The Chairman of the Lagos State House of Assembly Committee on Public Account, Hon Moshood Oshun, says the inclusion of a death penalty in the recently passed bill against kidnapping by the Assembly was to deter people of the state from taking up such vices.
In a statement signed by his media office and sent to us, Oshun explained that the Assembly decided to include death penalty in the bill because lawmakers became concerned about cases of kidnapping in some parts of the state like Ikorodu and Epe.
Oshun said if left unchecked, it would encourage those who are into the “criminal act, cause fear among the citizens and ultimately affect the security and economic situations of the state,” which he described as a mini-Nigeria.
The statement reads, “We need to understand the physical and psychological torture faced by a person who is abducted. In fact, it would take a special grace for a victim to ever recover from the incident.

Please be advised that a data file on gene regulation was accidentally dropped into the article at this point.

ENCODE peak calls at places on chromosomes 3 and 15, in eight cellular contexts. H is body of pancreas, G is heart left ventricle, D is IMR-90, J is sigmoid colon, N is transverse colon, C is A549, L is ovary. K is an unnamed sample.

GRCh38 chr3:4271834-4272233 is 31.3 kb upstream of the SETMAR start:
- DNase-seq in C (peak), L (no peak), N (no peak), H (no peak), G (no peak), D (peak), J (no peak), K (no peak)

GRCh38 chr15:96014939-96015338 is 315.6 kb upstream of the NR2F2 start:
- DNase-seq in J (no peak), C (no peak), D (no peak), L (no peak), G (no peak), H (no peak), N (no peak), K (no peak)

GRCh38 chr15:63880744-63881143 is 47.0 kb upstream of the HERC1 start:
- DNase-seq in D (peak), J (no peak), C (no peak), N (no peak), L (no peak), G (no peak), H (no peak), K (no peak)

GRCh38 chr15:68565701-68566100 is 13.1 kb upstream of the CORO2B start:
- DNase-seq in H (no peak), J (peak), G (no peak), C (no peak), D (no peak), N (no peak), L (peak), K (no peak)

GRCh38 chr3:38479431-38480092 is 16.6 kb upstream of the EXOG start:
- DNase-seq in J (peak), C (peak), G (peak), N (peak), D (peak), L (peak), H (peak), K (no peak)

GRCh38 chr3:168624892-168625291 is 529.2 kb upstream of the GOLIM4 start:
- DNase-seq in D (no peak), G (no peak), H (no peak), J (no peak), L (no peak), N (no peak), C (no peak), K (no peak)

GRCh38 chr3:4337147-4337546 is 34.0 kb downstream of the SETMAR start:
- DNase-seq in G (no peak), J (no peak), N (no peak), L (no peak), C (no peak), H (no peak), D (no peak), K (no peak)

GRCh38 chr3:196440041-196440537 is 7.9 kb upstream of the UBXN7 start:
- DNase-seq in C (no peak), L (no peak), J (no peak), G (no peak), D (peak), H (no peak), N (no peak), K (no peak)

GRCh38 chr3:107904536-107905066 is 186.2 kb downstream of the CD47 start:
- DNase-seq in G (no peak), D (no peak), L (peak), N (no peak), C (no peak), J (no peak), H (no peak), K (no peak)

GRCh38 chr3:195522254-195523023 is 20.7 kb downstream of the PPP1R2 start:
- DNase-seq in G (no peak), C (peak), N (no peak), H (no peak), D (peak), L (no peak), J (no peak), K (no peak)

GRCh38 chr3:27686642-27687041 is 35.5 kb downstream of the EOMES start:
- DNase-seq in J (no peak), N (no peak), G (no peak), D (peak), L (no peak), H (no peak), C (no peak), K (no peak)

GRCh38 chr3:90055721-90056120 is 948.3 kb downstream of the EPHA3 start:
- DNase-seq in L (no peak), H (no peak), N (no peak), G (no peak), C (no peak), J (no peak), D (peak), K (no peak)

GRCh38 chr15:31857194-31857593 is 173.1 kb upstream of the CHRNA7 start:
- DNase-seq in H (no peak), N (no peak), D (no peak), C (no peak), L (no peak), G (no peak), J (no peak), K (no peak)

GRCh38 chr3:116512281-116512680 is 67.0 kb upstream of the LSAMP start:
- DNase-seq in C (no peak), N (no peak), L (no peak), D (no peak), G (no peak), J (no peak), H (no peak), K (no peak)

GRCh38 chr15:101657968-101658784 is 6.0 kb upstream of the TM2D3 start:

“Compared to the same law in some other states, it is outright death for a kidnapper found guilty irrespective of whether the victim died in his custody or not.
“But here in Lagos, we respect the sanctity of the human person and this is why we did not follow the general pattern of death penalty. In our case, the kidnapper will only be sentenced to death if the victim died in his or her custody. This is just a simple tit-for-tat.”
“Again, most laws are not just about punishment, but deterrent. A Nigerian resident in Lagos and thinking of engaging in this kind of crime would definitely withdraw upon knowing that he has no escape route with this kind of law.
“When the security system is seen to have failed and kidnapping becomes a trending thing, how many people would be free to go about their businesses? “In this case, who suffers? There are a lot of things we must consider in looking at the law.”
The bill which was passed into law by the House after it scaled through the third reading, is currently awaiting the assent of the State Governor, Mr. Akinwunmi Ambode.
According to the bill, kidnappers would face death penalty if it is discovered that a victim died in their custody and it also stipulates life imprisonment for those found guilty of kidnapping.
Ordinarily, death penalty is being frowned against in some quarters, but Oshun said the punishment was justified according to its placement in the law.